In the early morning hours of 24 July 2002, the villages around Mucwini awoke to the bloodied corpses of 56 men, women and children. The massacre was a deliberate and ruthless retaliation by the Lord’s Resistance Army (LRA) after a local man they had abducted escaped from them with a gun. After they were finished with their ‘work,’ the LRA wrote a letter to the populace, blaming them for the massacre and threatening more killings if the stolen gun was not recovered.
In the aftermath of the massacre, the victims accused the escaped man of purposely orchestrating the massacre to resolve a long standing land dispute between his clan and that of the majority of victims. Since the massacre, both clans have ceased relations and have threatened retaliation if the issue is not resolved using the traditional mechanism of Mato Oput (drinking the bitter root). The victim clan demands the payment Kwor, or death compensation and the elders have busied themselves trying to cool tensions. In the absence of formal justice, the victims attempt to come to terms with what happened using what is available to them: traditional justice mechanisms.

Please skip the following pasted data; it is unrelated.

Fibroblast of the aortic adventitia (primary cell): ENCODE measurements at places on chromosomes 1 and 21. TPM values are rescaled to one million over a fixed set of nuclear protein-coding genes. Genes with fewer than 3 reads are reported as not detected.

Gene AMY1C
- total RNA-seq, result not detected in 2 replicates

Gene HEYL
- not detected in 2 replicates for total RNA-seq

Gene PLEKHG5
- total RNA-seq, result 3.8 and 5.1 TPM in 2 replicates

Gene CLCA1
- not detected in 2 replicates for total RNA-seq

The aftermath of the Mucwini massacre is an important case study of the justice and reconciliation challenges facing peace builders as the Juba Peace Talks conclude. Documenting the events of the massacre and attempts by victims to come to terms with it, this Field Note identifies three important lessons for understanding the impact of violence on community level relations in northern Uganda, and the prospects for transitional justice. First, it illustrates how the local victim population copes with the aftermath of gross atrocity in the absence of accountability. Secondly, it suggests the need to revisit the potential role of traditional justice mechanisms to resolve local conflicts. Finally, it highlights how the war has exacerbated underlying tensions around land ownership.
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